Increasing engagement, one student at a time
Big Picture Learning
With DONCASTER METROPOLITAN BOROUGH COUNCIL, Doncaster, UK
Education systems globally are looking to new models of learning and school that better prepare our young people to thrive. We are working with Doncaster Metropolitan Borough Council to bring Big Picture Learning to the UK. Big Picture Learning is an innovative school model that has achieved astounding outcomes for young people who are the most disengaged from mainstream education in the US and Australia.
are permanently excluded from school each day in England, with many teachers attributing this to disengagement
current estimated public finance costs of 16 to 18 year-olds who are NEET (Not in Education, Employment or Training)
above national average levels of persistent absence in secondary schools in Doncaster, putting them in the bottom three local authorities in the country
30.7% exclusion rate
compared to the national figure of 8.5%, with Doncaster ranked 150/152 local authorities for fixed period exclusion rates
Engagement is not the same as learning, but it is an important first step.
Some young people struggle to see the point of school and how it contributes to their lives now and into the future, resulting in poor attendance and cycles of disruptive behaviour.
Things can be even worse in areas with poor social mobility, where low expectations of young people’s potential to achieve and contribute combine with complex home lives to limit life chances in unacceptable ways.
Excluded from, or refusing, school, young people from poor areas with complex home lives too often end up inevitably in an alternative provision – alternative to school, that is – that fails to offer the necessary inspiration to re-engage them with the learning they so badly need.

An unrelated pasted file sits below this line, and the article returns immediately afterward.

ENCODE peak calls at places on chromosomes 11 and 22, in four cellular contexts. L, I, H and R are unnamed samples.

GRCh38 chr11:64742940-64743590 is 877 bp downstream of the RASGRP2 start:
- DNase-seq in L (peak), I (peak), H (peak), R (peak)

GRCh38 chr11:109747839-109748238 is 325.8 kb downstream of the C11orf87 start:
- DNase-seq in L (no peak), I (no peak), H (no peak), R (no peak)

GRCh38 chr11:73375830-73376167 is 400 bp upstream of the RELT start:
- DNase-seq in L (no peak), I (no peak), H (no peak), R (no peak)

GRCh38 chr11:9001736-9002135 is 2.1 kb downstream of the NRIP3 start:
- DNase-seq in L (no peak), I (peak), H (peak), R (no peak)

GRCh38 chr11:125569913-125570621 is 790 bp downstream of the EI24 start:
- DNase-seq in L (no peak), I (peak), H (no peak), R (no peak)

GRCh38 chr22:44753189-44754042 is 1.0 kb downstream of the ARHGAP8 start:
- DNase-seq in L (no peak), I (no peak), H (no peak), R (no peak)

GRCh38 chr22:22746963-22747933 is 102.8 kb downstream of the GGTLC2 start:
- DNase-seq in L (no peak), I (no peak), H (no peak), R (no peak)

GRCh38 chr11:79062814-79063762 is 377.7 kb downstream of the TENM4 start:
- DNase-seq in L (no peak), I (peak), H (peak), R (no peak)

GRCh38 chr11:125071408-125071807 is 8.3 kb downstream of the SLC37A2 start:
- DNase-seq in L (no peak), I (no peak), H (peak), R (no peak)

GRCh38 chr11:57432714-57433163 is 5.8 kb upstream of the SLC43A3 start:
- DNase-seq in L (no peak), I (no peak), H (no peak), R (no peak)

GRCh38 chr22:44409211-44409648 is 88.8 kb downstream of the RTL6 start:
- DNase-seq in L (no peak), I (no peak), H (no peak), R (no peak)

Doncaster is facing a student disengagement crisis, borne out by persistent poor attendance and high levels of exclusion. In response, the council has embarked on a journey to transform options for young people for whom attending school is a challenge. For too long, the alternative provision in the behaviour system and support for those with additional and special needs has fallen short of the aspiration that Doncaster holds for all its young people.
It has also fallen short of what young people in Doncaster want from their schools. In recent research they asked for:
- a broad and balanced curriculum,
- the stigma around mental health to be addressed,
- better pathways to employment so that they can be on track for good quality work.
Making Big Picture Learning available to the young people of Doncaster represents a brilliant opportunity to deal with items one and three on their wish list.
“We’re very committed to raising attainment within the borough, but more importantly we’re interested in looking at different modes and models of learning, particularly those that are going to engage young people in relevant real-world experiences and that are going to prepare them for progression to further education, the world of work and their future lives.” Damian Allen, Director of People (DCS/DASS), Doncaster MBC